(Obviously I'm talking about sharing for feedback here, holding off your marketing push until it isn't shit is sensible, but your response sounded like you had decided to share nothing at all with anyone despite having a functional game)
  • Mmm okay I see. "As your game grows in complexity it becomes more time consuming to alter the behaviors" I hear that part. Guess I'll add a restart button and post what I have later in the week.
    Thanked by 1EvanGreenwood
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    @Eric Cool!

    Definitely not trying to bludgeon you into sharing though. I hope I didn't come off too strongly.

    Obviously our studio has had great success with sharing early and often. Broforce was available to play on the third day of it's existence, and the feedback we got absolutely informed our development and got us to focus on what was good about the game. Similarly I've posted other games after a day or two that have been universally hated, and I'm a better designer for learning those lessons and I'm glad I learned them quickly.

    And conversely I've worked on games in relative secrecy for months, only to run into problems eventually, be unable or unwilling to fix them once so much was already in place, and learn a fraction of the lessons (because I got no feedback along the way).

    Don't know if it's true in your case, but sharing your work can be scary. It sometimes feels a lot like putting yourself on the line, but it's such a critical part of the process of both improving your game and learning. Hopefully we've got a community here who can make the experience worthwhile for you.

    Looking forward to your game in any case :)
    Thanked by 2Elyaradine Boysano
  • @BlackShipsFilltheSky Nah it's not that it's scary. I've released 4-6 casual games before which failed relatively hard except for 1. I was just hoping to stop failing relatively hard. And considering the success of Broforce I would say you can come off as strongly as you want. So I'll be sharing soon.
  • Just a small note on all of the above. Regarding "showing colleagues" - Personally, I think this particular forum you could treat as "colleagues". We're all/mostly game creators and totally understand the process since we've gone through it or are going through it. This is not a forum of game players, but game creators. Other forums I'd wait till I had a little more, but here ... early is good - especially if someone here with more experience can give a small tip that might improve things early on ;)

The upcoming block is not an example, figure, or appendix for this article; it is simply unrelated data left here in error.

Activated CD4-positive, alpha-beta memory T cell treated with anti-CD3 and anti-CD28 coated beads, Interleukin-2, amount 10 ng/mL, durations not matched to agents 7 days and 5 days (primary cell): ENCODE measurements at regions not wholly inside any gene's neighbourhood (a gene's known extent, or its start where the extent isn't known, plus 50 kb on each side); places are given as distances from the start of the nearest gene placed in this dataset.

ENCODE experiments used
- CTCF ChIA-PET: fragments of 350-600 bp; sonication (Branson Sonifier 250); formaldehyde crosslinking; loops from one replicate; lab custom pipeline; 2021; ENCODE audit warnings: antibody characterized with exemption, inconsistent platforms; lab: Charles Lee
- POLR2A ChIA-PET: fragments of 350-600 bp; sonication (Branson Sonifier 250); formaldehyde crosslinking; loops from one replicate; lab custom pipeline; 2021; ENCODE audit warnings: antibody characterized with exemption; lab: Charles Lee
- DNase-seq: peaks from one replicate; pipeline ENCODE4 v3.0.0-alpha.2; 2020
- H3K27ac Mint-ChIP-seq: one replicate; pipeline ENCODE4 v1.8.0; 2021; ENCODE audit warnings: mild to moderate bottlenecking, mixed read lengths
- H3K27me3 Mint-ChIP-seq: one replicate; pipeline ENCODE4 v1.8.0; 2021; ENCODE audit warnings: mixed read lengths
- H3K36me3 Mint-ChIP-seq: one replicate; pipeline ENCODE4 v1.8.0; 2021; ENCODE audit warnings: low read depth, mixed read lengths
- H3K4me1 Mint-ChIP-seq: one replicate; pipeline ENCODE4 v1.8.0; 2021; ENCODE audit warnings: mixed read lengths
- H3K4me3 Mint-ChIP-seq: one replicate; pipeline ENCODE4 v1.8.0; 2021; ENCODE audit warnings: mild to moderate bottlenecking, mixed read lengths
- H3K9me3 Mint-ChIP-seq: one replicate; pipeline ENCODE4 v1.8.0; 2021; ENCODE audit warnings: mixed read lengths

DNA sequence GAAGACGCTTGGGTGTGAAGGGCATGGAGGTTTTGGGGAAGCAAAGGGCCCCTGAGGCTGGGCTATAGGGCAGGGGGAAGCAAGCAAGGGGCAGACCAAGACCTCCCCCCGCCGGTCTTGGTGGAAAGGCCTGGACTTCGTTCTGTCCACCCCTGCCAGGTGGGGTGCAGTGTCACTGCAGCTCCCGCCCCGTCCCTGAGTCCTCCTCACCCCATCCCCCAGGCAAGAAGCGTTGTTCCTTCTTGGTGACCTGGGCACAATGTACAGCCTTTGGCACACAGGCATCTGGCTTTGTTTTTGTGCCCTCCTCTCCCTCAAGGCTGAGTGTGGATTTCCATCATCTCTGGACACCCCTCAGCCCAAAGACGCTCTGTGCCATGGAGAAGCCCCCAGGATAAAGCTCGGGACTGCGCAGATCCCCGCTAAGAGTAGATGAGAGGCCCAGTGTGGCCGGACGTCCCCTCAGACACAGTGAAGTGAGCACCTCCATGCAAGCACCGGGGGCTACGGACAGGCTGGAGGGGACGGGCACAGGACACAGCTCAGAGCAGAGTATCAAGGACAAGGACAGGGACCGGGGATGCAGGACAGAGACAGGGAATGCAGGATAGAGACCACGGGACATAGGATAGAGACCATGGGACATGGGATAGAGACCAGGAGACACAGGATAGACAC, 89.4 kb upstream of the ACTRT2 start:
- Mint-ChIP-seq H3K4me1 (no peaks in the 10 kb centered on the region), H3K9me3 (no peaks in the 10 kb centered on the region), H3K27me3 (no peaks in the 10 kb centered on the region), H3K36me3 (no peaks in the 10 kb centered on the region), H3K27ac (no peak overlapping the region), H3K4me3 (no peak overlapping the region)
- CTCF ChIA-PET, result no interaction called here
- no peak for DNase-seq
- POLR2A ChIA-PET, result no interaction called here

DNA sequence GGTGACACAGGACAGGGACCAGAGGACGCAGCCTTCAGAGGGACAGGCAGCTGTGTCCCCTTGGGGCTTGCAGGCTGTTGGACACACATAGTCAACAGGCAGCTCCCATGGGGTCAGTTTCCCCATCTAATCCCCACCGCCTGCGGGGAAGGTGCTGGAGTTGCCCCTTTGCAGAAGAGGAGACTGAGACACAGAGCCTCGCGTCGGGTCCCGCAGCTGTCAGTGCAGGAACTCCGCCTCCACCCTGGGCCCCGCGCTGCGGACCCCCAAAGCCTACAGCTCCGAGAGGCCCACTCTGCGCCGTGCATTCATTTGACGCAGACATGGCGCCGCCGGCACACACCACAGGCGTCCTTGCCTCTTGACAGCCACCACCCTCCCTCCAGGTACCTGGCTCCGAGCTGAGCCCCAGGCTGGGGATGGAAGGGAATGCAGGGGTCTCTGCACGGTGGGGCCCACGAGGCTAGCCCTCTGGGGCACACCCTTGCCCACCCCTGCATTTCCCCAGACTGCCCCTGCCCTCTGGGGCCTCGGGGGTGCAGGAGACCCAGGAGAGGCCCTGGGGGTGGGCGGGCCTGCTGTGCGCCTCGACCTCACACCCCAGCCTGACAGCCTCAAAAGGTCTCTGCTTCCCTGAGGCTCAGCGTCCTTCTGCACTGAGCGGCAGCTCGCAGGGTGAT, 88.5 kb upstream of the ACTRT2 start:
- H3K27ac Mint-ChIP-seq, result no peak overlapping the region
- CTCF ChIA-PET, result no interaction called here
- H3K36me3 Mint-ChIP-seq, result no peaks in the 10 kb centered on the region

• Here is an interesting article on it recently I just found:
  • Boysano said:
    Here is an interesting article on it recently I just found:
    Thanks man. Tons of stuff in there that I still need to do. After I post here I guess I'll know what % of the game is shit and how to proceed.
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    @Eric Glad to hear you've got some failures behind you. Failing being one of the best ways to learn to stop failing :)

    Some of the folks on this forum talked about their failings over here:

    Regarding that Yoyogames article: There's some good stuff there, and particularly the lesson that exposing potential players to your game a few times before launch is important (because people trust products more that they've already heard about), and obviously for building pent up demand (because a strong start when your game initially goes on sale often influences how platform-holders treat your game).

    I'd disagree with the bit about Expos. I think it's worth going to expos, but it's very expensive/inefficient marketing, even more so for a South African. The reasons why I'd think it's worth taking a game to expos is because it's fun, and for networking, and for observing new people playing your game. Mileage may vary I guess. There's certainly a lot of games that go to expos that get next to no marketing worth out of it.
  • So I've gotten around to making a build. I posted it here:

    Thanks for the encouragement and guidance :)